Benayoun playing for West Ham United.
After this article was published on GTJ, DC Sports Beat approached Jon for an interview. You can listen to his interview here.
In the past few weeks, the illogical nature of anti-Semitism was put on full display in two separate incidents in which fans of the Tottenham Hotspurs were the recipients of mindless hatred. Why was Tottenham targeted? It’s not just because they have a long history of Jewish ownership, but that they are also extremely close to the orthodox community in London. The history of anti-Semitism against the Hotspurs is a long one; it begins with other teams calling them the “Yids” as a derogatory term to insult their supporters. In response, Tottenham fans banded together to turn an insult into a positive by calling themselves the “Yid Army.” Other groups, with either no association with the club or who are Jewish but fans of rival clubs, feel adopting this word just eggs on other racist fans.
To summarize the two incidents:
The Lazio club is known for these types of incidents, but it’s not surprising that an Italian club- where many supporters idolize Mussolini- would hate Jews. The events at the recent English Premier League game are both troubling and devoid of any logic. Initially, these news stories would lead someone to believe that anti-Semitism is making a reoccurrence to a dark age in soccer when Jews were constantly in the bull’s eye of the hatred of some clubs. However, at least one author would say it never left. On top of the obvious reason that anti-Semitism, along with all types of racism in this world, is never acceptable, the other reasons below show the ridiculousness of these events:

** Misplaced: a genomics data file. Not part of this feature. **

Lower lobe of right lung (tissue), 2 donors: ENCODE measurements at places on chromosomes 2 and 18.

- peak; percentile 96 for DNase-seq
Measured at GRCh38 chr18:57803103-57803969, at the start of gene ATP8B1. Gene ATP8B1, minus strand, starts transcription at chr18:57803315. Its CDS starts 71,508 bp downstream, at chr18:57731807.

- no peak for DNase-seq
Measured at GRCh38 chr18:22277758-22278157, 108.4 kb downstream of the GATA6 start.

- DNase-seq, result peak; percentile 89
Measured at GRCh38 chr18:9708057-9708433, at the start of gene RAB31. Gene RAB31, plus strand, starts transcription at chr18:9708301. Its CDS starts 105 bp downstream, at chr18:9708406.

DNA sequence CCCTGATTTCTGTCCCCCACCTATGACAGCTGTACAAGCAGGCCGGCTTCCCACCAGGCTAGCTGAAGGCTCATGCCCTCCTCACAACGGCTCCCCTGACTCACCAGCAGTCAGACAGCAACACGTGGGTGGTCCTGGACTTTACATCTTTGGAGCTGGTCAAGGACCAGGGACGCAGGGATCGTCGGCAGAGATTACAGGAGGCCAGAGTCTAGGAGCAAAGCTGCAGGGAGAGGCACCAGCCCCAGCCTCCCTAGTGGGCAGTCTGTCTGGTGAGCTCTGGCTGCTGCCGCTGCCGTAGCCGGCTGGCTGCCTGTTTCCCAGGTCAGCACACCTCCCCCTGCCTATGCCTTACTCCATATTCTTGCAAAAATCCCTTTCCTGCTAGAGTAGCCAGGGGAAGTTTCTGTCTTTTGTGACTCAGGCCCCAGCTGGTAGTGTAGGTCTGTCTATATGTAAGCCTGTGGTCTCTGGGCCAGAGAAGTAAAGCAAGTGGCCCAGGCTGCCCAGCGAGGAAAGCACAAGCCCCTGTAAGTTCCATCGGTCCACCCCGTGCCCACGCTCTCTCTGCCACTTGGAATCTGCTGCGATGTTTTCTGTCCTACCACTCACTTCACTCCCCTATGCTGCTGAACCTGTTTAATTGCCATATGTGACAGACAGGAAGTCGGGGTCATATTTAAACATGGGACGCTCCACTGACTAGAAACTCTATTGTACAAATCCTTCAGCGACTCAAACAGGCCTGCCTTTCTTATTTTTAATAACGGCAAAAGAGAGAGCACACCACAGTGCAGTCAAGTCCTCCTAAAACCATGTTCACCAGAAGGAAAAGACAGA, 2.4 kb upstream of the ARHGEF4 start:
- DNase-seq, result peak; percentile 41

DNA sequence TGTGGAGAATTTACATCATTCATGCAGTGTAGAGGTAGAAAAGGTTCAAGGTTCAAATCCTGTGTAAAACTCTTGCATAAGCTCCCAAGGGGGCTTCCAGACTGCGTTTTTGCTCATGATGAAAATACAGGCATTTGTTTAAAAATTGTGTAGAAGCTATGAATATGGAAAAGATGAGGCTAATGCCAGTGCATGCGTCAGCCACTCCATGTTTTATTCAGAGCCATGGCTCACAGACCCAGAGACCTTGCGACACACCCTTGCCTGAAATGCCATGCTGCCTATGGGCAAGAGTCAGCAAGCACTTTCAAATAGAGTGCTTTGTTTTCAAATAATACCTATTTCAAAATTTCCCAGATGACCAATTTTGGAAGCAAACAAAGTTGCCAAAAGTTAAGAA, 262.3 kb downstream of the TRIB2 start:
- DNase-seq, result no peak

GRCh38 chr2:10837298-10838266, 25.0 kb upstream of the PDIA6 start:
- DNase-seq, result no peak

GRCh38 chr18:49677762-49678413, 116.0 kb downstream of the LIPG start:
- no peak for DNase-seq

While the major sports in the US have their own moments of absurdity ranging from Eagles fans booing Santa Claus to rare tragic violence at baseball games, these are generally instances of just bad apples. The hive-mind where racism is accepted and on full display in the US sporting world doesn’t exist. Even when Joel Ward, a forward for the Washington Capitals, was sent a sizable number of racist tweets from Boston Bruin fans, it was immediately condemned across the NHL and in no way was it an organized event. The closest thing we have in the US has been the controversy over Ole Miss, much of it brilliantly documented in an ESPN 30 for 30 documentary about football, racism, and integration in the 1960s. In the past, the mascot (now retired) was a confederate soldier and they played Dixie at official school functions (a medley that included Dixie was discounted in 2009).
Sports can provide the opportunity for sheer unexpected excitement and gut punches. It can also bring out the best in humanity. Hopefully, shining a bright light on this awful chapter in European soccer allows it to solve its problems of the past and return the focus to a sport that so much of the world loves.